Mark Nielsen and Tobias Rush
Biology and Music
In the study, we are analyzing the human genome in order to determine patterns that may tell something about how DNA functions. Patterns require an explanation: it is highly improbable that they are random occurrence. These patterns may hint to something about how DNA functions. There are known patterns already discovered in DNA. For example, in the coding portion, three base pairs translate to a specific amino acid. In the non coding portion, however, specific patterns are not as simple.
We will search for patterns by applying a coding system that turns DNA into music. Music may serve as a powerful tool because we will be able to use to analyze long codings in a short period of time, and the entire phrases will connect in some way. When you listen to a song the order of the chords and phrases have an impact on the entire sound. DNA is the same way; the individual sequencing tie in together to replicate and transcript our genetic material. We will use known knowledge of DNA to base our system of musical coding off of, such as the individual nucleotide sequencing, amino acid coding and protein binding sites. Specific musical assignments will be given to each of the pairings. For example, an adenine base pair could be assigned a C major chord. The DNA will then be played using a computer programing software. The DNA sequences will then be heard and analyzed for specific patterns.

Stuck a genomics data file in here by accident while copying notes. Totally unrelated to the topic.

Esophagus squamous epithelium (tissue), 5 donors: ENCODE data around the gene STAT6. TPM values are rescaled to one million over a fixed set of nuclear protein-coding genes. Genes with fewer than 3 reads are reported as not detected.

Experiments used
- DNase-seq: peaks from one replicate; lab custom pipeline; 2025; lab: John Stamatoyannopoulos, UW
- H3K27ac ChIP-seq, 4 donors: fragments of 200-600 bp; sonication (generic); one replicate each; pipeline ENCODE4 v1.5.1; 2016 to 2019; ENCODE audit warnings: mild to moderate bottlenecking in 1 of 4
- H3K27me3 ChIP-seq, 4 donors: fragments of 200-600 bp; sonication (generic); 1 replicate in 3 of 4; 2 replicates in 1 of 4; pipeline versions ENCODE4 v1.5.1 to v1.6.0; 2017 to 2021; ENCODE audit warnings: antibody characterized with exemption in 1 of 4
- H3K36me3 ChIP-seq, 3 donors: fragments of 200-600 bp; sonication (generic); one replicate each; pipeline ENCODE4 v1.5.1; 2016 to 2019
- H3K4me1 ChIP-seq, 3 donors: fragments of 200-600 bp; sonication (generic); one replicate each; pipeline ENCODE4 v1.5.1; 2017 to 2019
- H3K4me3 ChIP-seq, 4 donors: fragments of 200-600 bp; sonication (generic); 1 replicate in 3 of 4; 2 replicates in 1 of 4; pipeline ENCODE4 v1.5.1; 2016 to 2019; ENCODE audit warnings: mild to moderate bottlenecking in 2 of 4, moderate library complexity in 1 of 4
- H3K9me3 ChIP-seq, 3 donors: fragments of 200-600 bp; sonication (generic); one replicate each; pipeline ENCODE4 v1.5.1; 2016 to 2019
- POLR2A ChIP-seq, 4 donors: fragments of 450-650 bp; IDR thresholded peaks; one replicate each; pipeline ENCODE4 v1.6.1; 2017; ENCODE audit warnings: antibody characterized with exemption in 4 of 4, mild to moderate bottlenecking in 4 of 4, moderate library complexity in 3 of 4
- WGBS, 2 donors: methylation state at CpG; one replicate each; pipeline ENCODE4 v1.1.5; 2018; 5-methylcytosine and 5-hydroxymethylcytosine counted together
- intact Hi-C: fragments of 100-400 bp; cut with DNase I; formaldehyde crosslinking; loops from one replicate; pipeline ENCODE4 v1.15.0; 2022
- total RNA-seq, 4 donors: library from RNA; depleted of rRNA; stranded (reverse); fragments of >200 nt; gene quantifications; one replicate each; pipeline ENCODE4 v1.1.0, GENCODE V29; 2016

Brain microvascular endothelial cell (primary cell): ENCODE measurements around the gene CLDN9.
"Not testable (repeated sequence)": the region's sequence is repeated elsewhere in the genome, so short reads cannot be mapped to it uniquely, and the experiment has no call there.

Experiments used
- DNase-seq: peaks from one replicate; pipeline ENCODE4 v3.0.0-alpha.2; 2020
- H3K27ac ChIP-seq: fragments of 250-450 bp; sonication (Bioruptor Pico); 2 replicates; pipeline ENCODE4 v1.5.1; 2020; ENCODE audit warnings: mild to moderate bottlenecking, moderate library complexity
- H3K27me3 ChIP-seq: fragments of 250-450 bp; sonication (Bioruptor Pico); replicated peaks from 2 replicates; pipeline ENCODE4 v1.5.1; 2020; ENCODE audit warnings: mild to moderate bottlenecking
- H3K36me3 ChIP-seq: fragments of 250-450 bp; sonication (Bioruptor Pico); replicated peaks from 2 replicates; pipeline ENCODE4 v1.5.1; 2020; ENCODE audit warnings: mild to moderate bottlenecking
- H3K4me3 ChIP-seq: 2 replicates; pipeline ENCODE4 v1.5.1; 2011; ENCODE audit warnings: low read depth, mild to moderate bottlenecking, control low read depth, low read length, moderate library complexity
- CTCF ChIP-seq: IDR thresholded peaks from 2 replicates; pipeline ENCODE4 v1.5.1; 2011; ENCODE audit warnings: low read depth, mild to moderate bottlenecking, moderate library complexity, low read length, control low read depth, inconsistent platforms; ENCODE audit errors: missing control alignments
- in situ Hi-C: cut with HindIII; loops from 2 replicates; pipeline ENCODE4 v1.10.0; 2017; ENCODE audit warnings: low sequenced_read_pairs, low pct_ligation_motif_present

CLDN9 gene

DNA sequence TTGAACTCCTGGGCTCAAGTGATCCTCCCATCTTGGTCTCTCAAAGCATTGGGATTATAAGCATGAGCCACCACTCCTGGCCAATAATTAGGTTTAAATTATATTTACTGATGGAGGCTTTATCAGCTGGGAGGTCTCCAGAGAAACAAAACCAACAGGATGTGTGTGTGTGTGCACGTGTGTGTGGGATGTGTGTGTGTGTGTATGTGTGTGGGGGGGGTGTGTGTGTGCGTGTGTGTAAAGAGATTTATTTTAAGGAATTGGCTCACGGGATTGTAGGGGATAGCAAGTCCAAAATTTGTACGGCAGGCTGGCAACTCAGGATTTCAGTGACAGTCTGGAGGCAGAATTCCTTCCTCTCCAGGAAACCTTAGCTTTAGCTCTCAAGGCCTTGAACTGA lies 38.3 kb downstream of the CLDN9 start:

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Arts and Humanities | Biology | Life Sciences | Music
Fesenmeier, Samuel, "Coding DNA into Music: An Alternate Way of Analysis" (2015). Honors Theses. 45.